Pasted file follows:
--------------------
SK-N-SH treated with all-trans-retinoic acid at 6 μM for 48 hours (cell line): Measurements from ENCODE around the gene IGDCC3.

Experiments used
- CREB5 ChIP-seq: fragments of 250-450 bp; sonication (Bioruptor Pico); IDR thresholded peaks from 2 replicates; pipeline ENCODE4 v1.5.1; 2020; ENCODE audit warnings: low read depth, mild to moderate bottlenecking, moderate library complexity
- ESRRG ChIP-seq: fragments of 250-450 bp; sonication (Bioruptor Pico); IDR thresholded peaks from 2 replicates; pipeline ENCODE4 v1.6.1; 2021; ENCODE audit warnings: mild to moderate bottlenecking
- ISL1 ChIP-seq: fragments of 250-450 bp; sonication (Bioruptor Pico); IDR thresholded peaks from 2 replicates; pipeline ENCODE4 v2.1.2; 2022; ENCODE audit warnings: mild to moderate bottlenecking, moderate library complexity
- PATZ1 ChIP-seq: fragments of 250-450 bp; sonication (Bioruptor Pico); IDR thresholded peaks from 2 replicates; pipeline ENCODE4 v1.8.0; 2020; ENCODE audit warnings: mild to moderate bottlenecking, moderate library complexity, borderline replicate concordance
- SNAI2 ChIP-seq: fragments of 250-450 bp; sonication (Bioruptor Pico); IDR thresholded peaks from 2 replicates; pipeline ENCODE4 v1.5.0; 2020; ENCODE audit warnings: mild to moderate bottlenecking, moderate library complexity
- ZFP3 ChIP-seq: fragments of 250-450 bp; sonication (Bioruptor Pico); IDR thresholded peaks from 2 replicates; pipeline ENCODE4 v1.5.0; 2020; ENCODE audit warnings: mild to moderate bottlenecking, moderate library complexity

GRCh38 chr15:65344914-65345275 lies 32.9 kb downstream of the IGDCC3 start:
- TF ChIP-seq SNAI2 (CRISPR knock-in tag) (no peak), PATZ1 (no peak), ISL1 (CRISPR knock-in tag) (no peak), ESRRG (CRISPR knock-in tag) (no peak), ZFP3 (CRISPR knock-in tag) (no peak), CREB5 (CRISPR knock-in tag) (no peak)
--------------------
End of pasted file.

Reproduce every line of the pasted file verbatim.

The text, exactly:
SK-N-SH treated with all-trans-retinoic acid at 6 μM for 48 hours (cell line): Measurements from ENCODE around the gene IGDCC3.

Experiments used
- CREB5 ChIP-seq: fragments of 250-450 bp; sonication (Bioruptor Pico); IDR thresholded peaks from 2 replicates; pipeline ENCODE4 v1.5.1; 2020; ENCODE audit warnings: low read depth, mild to moderate bottlenecking, moderate library complexity
- ESRRG ChIP-seq: fragments of 250-450 bp; sonication (Bioruptor Pico); IDR thresholded peaks from 2 replicates; pipeline ENCODE4 v1.6.1; 2021; ENCODE audit warnings: mild to moderate bottlenecking
- ISL1 ChIP-seq: fragments of 250-450 bp; sonication (Bioruptor Pico); IDR thresholded peaks from 2 replicates; pipeline ENCODE4 v2.1.2; 2022; ENCODE audit warnings: mild to moderate bottlenecking, moderate library complexity
- PATZ1 ChIP-seq: fragments of 250-450 bp; sonication (Bioruptor Pico); IDR thresholded peaks from 2 replicates; pipeline ENCODE4 v1.8.0; 2020; ENCODE audit warnings: mild to moderate bottlenecking, moderate library complexity, borderline replicate concordance
- SNAI2 ChIP-seq: fragments of 250-450 bp; sonication (Bioruptor Pico); IDR thresholded peaks from 2 replicates; pipeline ENCODE4 v1.5.0; 2020; ENCODE audit warnings: mild to moderate bottlenecking, moderate library complexity
- ZFP3 ChIP-seq: fragments of 250-450 bp; sonication (Bioruptor Pico); IDR thresholded peaks from 2 replicates; pipeline ENCODE4 v1.5.0; 2020; ENCODE audit warnings: mild to moderate bottlenecking, moderate library complexity

GRCh38 chr15:65344914-65345275 lies 32.9 kb downstream of the IGDCC3 start:
- TF ChIP-seq SNAI2 (CRISPR knock-in tag) (no peak), PATZ1 (no peak), ISL1 (CRISPR knock-in tag) (no peak), ESRRG (CRISPR knock-in tag) (no peak), ZFP3 (CRISPR knock-in tag) (no peak), CREB5 (CRISPR knock-in tag) (no peak)